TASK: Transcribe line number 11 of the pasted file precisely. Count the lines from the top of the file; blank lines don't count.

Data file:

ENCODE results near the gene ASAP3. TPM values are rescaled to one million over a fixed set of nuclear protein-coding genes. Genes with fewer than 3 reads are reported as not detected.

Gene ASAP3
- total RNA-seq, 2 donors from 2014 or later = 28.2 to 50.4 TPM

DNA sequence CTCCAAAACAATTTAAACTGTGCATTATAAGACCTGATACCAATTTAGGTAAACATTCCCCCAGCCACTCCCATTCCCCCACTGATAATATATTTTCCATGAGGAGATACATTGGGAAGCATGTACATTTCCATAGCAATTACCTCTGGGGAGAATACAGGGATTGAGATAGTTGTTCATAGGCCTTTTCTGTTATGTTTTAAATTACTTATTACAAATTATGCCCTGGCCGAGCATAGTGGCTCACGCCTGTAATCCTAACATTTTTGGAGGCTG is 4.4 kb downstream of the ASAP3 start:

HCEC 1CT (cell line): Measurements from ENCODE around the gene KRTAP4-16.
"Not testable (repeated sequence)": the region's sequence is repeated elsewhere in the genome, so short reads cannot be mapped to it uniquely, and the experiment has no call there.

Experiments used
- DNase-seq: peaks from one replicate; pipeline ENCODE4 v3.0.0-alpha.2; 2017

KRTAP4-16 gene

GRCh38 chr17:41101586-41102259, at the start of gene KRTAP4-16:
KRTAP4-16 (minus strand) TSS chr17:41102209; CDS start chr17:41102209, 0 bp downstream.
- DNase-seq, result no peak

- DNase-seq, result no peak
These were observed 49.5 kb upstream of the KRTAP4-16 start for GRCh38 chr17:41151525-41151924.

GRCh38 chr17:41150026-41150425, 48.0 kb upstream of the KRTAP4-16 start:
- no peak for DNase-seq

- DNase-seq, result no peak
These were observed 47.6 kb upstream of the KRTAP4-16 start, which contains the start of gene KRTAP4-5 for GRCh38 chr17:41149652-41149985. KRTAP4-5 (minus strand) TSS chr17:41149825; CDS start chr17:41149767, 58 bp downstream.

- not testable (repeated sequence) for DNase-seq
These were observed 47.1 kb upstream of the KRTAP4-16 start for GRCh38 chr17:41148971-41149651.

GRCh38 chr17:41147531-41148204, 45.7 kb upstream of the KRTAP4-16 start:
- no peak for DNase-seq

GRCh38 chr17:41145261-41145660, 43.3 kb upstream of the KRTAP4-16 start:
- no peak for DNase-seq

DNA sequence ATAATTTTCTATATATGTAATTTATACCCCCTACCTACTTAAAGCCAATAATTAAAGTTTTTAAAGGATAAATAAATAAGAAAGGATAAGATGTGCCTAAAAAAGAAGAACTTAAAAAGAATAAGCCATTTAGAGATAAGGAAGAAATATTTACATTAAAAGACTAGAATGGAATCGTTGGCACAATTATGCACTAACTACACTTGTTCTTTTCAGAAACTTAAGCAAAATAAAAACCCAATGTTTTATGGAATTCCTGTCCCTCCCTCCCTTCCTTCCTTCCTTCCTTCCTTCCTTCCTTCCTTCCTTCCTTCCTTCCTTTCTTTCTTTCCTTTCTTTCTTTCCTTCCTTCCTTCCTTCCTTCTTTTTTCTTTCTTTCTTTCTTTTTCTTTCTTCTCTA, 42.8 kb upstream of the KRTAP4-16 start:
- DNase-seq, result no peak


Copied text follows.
KRTAP4-16 (minus strand) TSS chr17:41102209; CDS start chr17:41102209, 0 bp downstream.